Because the review includes this sentence, which sounds — to me and many others — like an ad hominem attack, and thus, crossing the boundary of a book review:
A book long and rambling enough to contemplate an answering-machine recording could have found time to mention a whole new spouse.Let's deconstruct this. First, is an answering machine recording a small thing in telling a story? And second, is becoming engaged after a marriage a significant part of the story? Specifically, is it the kind of thing that, if you were writing a memoir about your loss, you'd be required to include in the book? Let's say, if you were one of the most prolific writers in America? And if one decides that you should put that engagement in your memoir, would it be dishonest to NOT talk about it in the same book as the voicemail recording?
So, first things first, because this is a juicy one, and it will take up the rest of the post (we'll do #2 tomorrow). I asked the thousand-or-so widowed people I talk with on Facebook:
Did you hang on to voice mail messages of your loved one? For how long? Were they important to you? If your late partner's voice was the GREETING on your voice mail or answering machine, did you leave it? For how long?… And here are just a few of the tiny tales I received back:
My husband passed away March 6, 2010 and i still haven't had his cell phone turned off. It is the only place I still hear his voice. (Debbie)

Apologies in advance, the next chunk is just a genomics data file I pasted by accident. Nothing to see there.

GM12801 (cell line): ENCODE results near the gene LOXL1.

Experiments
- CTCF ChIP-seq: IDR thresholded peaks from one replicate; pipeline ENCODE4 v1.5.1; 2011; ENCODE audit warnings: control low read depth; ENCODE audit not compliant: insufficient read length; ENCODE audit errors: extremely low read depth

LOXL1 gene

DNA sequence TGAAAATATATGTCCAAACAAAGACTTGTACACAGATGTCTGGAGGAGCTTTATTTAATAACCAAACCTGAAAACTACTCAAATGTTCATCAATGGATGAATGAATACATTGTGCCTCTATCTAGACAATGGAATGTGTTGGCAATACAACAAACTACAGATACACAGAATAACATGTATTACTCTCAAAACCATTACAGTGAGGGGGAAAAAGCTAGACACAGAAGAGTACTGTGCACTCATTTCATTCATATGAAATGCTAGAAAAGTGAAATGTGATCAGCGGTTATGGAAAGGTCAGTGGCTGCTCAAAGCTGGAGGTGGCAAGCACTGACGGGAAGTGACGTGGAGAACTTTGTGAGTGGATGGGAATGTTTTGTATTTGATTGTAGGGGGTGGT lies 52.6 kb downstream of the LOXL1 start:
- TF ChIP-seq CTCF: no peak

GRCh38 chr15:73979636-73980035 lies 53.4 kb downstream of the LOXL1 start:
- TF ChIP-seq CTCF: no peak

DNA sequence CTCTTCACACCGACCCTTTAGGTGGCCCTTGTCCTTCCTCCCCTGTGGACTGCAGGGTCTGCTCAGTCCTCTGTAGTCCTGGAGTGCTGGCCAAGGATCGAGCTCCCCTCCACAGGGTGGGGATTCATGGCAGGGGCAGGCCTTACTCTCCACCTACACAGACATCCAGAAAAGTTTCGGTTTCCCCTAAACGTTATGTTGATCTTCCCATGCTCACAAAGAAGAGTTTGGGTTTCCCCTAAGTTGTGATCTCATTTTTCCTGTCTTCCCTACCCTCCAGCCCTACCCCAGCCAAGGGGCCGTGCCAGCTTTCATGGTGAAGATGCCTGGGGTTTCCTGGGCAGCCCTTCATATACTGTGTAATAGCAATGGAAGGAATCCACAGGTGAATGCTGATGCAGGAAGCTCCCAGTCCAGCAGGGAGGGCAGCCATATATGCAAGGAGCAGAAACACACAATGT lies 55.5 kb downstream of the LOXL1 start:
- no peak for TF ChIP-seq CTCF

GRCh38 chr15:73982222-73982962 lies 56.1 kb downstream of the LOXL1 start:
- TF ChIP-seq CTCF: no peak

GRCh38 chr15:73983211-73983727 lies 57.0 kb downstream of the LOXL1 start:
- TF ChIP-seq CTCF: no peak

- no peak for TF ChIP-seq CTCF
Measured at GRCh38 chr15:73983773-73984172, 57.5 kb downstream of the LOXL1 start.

I left my greeting for a long time...maybe almost 2 years? I just couldn't bear to erase it even though I know some people may have been made uncomfortable by it. Then something happened to it and I had the kids put a message on, I didn't want to replace it with my voice. I can still hear his message in my head, years later, clear as a bell. (Linda)
Never had any messages or his voice on a greeting all i have of his voice is the home movies, which took me 2 1/2 yrs to watch and can't even explain the feeling when i heard his voice after so long....(Rachel)
Yes, for some reason, I always kept several of his voicemails on my phone at all times. I have three saved. One was from 3 years ago when he called to tell me he knew the day before had been really tough (at work) and that he knew that day would be better and that he loved me. The second one, he just called to wish me a happy day. These messages are so important to me that I paid a company to save them and send them to me as MP3 files. So I have them forever, even if they get erased accidentally on my phone. I never get tired of listening to them. (Lorie)
My mother-in-law still has his voice on her answering machine, it was really hard at first but now 5 yrs later when I call I cross my fingers I get her machine just to hear him. (Dara)
I still have the "tape" from the answering machine. Its been at least 18 years. (Sandy)
I have my husbands voice message to me. It just says "I love you." Me and my daughter listen to it often. (Bev)
(My new partner) found Scott's cell phone in the drawer. "Hey Hon, I didn't know you had a Razor?" My response? "That's... Scott's phone, and I can't bear to get rid of it." I've let the battery go so I don't know if there is anything still on it. I'm thinking because the number is gone, so are the messages. There is (was) one from me on there. A happy one that he saved. (My new partner) found a place for the phone...I've always wished I would have saved the tape of my Mom's message. She's gone over 20 years now. (Lynn)